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Santos Dumont Explaining His Air Ship to the Hon. C.S. Rolls

Santos Dumont Explaining His Air Ship to the Hon. C.S. Rolls
Full short
Directed byWilliam Kennedy Dickson
StarringAlberto Santos-Dumont
Charles Rolls
British Mutoscope & Biograph
Release dates
3 December 1901;
122 years ago
CountryUnited Kingdom

Santos Dumont Explaining His Air Ship to the Hon. C.S. Rolls is a short film made using a sequence of frames that shows the Brazilian inventor and pioneer aviator Alberto Santos-Dumont explaining the operation of his airship to Charles Rolls, the future founder of Rolls-Royce. It was filmed while Santos-Dumont visited London between 22 and 28 November 1901 and was screened on 3 December the same year, at London's Palace Theatre.[1]

The film was produced in 1901 by the British arm of the American Mutoscope & Biograph Company and its duration, at the speed of thirty frames per second, was 43 seconds and 26 frames. The footage was probably directed and photographed by William Kennedy Dickson at the British Mutoscope & Biograph studio.[2]

In the scene, Santos Dumont may be showing Rolls the operation of his airship, since the Brazilian inventor was in the British capital between November 22 and 28, 1901 to receive a tribute from the Aeroclub of the United Kingdom for winning the Deutsch de la Meurthe Prize, given for the circumnavigation of the Eiffel Tower, achieved by Dumont on October 19 of the same year.[2]

The film was thought to be lost for many years, until it was found inside a Mutoscope that was in a room of the Museu Paulista of the University of São Paulo (USP). The Mutoscope, with the inventory number 1-13888-0000-0000, belongs to the Santos Dumont Collection, which was donated by the aviator's family in 1935.[3][4] There were 1,322 photographic cards inside the Mutoscope, of which 658 had images.[1]

The film is also very relevant to the early history of cinematography, since it offers insight into techniques used at the turn of the 20th century.[4]

From discovery to restoration


In 2002, USP researcher Carlos Adriano found a reel of 1,339 photographic cards - 658 cards with image and 681 white or black cards - in the collection of the Museu Paulista of the University of São Paulo, without title identification, authorship, date, place or production process. The only information available was his tumble number in the Santos Dumont Collection of the Museu Paulista. The object was catalogued as a "cinedoscope" in the database. In the Dossier of the Collection, it read: "kinedoscope reel with series of photos of Santos Dumont in his office - check". The only informative reference found in the Museum's collection, besides an episodic mention of a lost cut from Jornal de Notícias, was the record in the donation inventory (1935) of the family of Santos Dumont, which classifies the piece as a "cinematographic wheel". Both names (cinedoscope and film wheel) were wrong.[2]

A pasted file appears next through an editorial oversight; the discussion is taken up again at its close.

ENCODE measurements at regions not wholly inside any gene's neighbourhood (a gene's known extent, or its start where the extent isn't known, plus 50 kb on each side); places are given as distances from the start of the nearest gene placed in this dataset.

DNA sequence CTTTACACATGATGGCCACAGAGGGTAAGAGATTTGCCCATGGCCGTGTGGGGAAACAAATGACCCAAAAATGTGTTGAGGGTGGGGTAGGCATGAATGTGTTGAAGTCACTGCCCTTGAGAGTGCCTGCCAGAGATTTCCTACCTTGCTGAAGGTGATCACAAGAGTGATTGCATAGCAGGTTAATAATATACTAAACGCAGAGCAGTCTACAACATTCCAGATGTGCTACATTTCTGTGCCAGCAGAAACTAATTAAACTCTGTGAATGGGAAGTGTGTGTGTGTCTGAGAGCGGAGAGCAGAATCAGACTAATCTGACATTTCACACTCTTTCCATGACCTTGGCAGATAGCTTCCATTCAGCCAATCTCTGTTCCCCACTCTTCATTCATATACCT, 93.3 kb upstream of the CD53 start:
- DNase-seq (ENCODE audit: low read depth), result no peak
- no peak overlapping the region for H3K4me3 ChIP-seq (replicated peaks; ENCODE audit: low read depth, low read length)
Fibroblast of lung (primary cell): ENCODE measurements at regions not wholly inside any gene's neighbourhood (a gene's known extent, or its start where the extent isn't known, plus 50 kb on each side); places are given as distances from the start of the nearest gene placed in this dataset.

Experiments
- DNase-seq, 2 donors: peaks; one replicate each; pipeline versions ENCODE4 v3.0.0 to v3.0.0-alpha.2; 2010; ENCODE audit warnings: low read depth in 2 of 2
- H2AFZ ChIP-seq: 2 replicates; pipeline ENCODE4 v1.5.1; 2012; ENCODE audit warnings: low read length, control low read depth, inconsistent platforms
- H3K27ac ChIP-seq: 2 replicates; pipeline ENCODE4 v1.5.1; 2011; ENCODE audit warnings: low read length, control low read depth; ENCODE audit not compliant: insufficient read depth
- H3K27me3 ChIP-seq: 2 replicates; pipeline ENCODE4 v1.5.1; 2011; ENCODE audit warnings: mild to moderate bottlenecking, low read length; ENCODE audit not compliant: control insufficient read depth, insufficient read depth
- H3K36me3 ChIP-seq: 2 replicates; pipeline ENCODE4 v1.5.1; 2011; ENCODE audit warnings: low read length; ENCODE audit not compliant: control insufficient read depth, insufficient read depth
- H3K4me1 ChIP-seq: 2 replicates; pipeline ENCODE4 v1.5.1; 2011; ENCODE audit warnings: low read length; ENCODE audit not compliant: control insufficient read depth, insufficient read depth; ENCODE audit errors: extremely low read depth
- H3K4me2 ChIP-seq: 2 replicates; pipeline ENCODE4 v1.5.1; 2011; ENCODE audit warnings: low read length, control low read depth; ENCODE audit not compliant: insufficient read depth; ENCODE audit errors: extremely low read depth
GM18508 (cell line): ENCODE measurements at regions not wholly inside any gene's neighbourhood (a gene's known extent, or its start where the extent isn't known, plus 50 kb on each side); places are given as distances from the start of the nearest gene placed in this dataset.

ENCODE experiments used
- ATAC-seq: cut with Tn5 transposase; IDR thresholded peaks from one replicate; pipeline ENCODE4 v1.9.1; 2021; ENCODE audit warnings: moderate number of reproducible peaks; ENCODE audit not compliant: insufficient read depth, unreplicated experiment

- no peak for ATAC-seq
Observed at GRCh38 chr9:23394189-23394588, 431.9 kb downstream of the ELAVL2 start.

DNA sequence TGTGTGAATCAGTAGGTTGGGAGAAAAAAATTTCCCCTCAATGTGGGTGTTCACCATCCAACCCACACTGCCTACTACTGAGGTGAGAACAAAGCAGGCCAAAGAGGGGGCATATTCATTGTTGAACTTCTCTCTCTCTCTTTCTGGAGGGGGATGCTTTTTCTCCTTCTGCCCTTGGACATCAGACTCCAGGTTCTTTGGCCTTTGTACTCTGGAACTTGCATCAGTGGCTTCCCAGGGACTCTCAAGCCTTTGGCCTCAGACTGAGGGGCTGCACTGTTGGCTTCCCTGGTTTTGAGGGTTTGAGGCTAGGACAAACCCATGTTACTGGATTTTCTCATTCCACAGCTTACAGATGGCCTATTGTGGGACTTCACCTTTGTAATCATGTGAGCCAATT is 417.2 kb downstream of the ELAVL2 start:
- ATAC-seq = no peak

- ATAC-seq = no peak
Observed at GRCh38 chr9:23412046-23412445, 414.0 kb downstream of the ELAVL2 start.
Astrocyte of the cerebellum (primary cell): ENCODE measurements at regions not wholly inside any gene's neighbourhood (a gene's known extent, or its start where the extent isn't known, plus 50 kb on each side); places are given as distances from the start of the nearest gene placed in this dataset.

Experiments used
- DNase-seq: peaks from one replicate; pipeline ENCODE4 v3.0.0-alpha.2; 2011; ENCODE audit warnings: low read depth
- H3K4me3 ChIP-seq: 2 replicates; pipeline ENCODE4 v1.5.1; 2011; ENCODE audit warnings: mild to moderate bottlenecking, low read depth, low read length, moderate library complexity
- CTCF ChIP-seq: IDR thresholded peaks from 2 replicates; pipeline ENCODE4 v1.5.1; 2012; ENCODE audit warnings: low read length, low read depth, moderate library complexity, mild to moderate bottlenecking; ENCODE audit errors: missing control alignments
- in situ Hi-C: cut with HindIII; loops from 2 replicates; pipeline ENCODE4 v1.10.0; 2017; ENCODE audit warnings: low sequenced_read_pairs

Through the crossing of excavated data and extensive consultations with Paul C. Spehr, retired curator of the Library of Congress in Washington and an expert on early cinema, it was possible to identify the film that originated the reel of photographs found at the Museu Paulista: Spehr reported that his notes on the projection of the film-mutoscope of Santos Dumont came from a research by Luke McKernan, a British early cinema researcher, on the exhibition programs of the Palace Theatre in London.[5] In an evening session on December 3, 1901, it was shown, among other films, Santos Dumont explaining his air ship to the Hon. C. S. Rolls.[6]

In other words, it was possible to identify Santos Dumont's film-mutoscope through the record of its exhibition.[6]

In short, after extensive research, it was confirmed that it was a mutoscope, a device that displayed in a loop, to an individual viewer, a series of small photographs reproduced from 68mm film and loaded onto a metal reel.[7] In the original film format, the material was also shown on screen, to an audience, by means of a projector equipped for the magnificent 68mm format.[6]


The piece was restored. The reel (which was broken) was dismantled, the cards were scanned, and the tiff files of the images were edited in a digital video editing program,[7] being reordered in sequence and its position in the frame fixed, in order to produce a continuous movement: the photographs of the reel were converted into photograms, reconstituting its cinematographic nature.[8]

Carlos Adriano classified the restored film as a "singular object from the beginning of cinema, with no equivalence in Brazilian history", calling it "the rare moving record of Santos Dumont".[8]


  1. ^ a b Rizzo, Sérgio (30 September 2008). "O filme esquecido de Santos Dumont". Folha de S. Paulo. Folha de S. Paulo. Retrieved 5 April 2019.
  2. ^ a b c Adriano 2018, p. 11.
  3. ^ Adriano 2018, p. 4.
  4. ^ a b Rosa 2008, p. 11.
  5. ^ Adriano 2018, p. 9.
  6. ^ a b c Adriano 2018, p. 10.
  7. ^ a b Adriano 2018, p. 2.
  8. ^ a b Adriano 2018, p. 3.


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Santos Dumont Explaining His Air Ship to the Hon. C.S. Rolls
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